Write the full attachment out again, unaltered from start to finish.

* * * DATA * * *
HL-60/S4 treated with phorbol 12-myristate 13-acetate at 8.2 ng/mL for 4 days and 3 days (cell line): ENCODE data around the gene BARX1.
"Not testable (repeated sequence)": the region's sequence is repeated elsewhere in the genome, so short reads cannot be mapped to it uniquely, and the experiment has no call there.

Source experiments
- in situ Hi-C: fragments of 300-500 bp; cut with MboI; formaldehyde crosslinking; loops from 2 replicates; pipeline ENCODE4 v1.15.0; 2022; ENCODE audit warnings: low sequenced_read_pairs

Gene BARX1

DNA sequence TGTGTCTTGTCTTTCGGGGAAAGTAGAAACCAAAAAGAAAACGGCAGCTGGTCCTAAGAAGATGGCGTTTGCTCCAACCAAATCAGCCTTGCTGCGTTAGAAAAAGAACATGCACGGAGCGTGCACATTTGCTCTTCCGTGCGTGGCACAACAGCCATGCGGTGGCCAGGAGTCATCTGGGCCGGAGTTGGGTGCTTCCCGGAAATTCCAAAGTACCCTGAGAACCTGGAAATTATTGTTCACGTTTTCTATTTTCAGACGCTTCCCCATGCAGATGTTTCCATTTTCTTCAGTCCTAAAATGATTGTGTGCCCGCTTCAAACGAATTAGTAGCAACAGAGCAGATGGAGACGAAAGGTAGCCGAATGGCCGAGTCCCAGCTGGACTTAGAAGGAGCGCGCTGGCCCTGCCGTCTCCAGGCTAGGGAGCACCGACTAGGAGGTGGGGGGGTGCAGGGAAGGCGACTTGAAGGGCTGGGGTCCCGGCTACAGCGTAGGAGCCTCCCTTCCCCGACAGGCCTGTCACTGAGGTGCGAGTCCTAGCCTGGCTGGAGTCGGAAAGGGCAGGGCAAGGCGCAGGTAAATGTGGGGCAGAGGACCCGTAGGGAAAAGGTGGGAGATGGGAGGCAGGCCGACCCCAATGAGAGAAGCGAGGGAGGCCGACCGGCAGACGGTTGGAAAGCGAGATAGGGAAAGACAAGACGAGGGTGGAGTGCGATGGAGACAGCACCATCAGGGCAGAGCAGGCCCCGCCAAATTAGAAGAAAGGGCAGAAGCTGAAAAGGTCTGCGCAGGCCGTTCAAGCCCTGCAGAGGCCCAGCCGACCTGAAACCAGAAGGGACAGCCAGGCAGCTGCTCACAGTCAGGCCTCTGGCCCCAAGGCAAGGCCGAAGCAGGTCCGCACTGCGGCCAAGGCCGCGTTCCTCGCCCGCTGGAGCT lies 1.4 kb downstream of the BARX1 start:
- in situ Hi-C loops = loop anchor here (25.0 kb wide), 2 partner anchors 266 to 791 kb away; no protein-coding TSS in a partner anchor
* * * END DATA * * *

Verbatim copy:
HL-60/S4 treated with phorbol 12-myristate 13-acetate at 8.2 ng/mL for 4 days and 3 days (cell line): ENCODE data around the gene BARX1.
"Not testable (repeated sequence)": the region's sequence is repeated elsewhere in the genome, so short reads cannot be mapped to it uniquely, and the experiment has no call there.

Source experiments
- in situ Hi-C: fragments of 300-500 bp; cut with MboI; formaldehyde crosslinking; loops from 2 replicates; pipeline ENCODE4 v1.15.0; 2022; ENCODE audit warnings: low sequenced_read_pairs

Gene BARX1

DNA sequence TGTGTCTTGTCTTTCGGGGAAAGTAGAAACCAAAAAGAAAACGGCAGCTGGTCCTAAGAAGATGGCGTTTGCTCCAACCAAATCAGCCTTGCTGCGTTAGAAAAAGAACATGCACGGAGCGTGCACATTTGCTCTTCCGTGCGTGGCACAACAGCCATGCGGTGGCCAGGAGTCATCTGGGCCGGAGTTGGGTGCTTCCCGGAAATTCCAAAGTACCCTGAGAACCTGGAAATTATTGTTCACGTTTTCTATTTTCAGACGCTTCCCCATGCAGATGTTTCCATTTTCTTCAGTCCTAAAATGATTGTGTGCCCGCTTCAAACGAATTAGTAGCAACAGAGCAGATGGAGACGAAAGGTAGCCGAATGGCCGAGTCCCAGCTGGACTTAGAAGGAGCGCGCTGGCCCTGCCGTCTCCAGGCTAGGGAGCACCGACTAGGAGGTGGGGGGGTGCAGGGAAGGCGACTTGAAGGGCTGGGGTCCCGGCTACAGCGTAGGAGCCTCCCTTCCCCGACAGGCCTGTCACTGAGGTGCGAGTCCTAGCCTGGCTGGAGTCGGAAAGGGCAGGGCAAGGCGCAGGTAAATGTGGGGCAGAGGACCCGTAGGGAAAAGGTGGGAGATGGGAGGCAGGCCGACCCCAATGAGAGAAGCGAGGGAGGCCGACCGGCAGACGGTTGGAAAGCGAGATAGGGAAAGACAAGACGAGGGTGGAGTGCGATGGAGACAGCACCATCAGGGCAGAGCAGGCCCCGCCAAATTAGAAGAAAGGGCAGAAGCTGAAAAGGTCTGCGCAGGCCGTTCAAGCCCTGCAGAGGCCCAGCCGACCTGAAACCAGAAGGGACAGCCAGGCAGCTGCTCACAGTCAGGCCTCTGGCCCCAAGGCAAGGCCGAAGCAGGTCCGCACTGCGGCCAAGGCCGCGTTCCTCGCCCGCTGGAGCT lies 1.4 kb downstream of the BARX1 start:
- in situ Hi-C loops = loop anchor here (25.0 kb wide), 2 partner anchors 266 to 791 kb away; no protein-coding TSS in a partner anchor